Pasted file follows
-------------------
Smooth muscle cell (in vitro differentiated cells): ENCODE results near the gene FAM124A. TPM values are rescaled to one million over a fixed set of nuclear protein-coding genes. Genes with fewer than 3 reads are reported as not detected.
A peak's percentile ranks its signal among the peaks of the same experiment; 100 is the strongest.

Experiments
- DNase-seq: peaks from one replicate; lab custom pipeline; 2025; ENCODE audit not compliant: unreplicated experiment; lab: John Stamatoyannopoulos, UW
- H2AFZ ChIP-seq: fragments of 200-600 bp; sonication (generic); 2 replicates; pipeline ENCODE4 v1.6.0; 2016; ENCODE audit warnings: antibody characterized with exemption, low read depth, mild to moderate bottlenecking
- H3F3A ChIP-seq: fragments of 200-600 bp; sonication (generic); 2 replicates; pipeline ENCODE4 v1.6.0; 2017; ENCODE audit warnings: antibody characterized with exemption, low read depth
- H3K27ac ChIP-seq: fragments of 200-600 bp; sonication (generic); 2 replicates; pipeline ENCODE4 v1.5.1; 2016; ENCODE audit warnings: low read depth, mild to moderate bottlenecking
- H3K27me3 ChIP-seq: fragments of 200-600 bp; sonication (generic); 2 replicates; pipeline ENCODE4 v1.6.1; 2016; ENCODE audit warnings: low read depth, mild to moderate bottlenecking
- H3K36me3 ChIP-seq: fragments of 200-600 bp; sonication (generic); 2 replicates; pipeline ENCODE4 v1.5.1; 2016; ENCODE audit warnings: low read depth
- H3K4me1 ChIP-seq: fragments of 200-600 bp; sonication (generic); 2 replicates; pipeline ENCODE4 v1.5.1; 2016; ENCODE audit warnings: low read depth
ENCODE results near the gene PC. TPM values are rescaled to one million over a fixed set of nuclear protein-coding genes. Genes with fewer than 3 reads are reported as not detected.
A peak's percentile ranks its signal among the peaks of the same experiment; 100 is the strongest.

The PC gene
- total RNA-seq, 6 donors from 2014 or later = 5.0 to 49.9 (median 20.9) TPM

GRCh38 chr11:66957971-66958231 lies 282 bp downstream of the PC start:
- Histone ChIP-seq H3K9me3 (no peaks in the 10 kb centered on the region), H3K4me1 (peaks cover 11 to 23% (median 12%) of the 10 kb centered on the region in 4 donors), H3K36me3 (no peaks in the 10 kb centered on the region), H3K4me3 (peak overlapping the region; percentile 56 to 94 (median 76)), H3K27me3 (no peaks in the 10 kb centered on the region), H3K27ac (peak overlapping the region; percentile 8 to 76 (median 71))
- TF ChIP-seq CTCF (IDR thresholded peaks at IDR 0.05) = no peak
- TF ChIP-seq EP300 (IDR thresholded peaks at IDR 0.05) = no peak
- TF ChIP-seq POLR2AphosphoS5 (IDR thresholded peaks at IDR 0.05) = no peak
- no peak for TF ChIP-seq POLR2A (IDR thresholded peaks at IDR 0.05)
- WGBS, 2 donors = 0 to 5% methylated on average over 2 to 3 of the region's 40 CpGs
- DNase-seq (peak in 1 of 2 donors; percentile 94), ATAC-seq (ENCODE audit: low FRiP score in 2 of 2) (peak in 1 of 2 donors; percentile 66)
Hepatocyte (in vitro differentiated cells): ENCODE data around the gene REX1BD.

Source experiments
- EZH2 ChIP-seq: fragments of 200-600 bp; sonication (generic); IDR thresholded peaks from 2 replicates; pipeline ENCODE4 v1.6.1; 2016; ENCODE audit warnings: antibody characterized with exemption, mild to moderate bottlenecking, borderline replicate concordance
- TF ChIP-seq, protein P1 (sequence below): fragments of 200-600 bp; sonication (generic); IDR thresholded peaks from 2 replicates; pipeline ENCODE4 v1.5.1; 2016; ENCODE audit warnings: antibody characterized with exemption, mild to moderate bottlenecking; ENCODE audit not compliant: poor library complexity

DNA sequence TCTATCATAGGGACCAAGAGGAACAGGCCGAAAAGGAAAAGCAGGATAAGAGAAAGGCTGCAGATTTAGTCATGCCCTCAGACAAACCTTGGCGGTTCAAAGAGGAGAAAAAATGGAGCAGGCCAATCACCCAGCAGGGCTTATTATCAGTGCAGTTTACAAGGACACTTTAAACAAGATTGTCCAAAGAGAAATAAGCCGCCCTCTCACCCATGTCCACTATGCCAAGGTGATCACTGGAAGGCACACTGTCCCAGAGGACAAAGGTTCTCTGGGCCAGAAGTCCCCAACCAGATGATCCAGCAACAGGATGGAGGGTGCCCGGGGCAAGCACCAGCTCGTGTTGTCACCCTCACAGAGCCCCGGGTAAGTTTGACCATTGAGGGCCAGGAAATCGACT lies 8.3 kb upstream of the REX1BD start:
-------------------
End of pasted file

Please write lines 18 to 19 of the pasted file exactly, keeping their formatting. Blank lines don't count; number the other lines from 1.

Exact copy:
- TF ChIP-seq EP300 (IDR thresholded peaks at IDR 0.05) = no peak
- TF ChIP-seq POLR2AphosphoS5 (IDR thresholded peaks at IDR 0.05) = no peak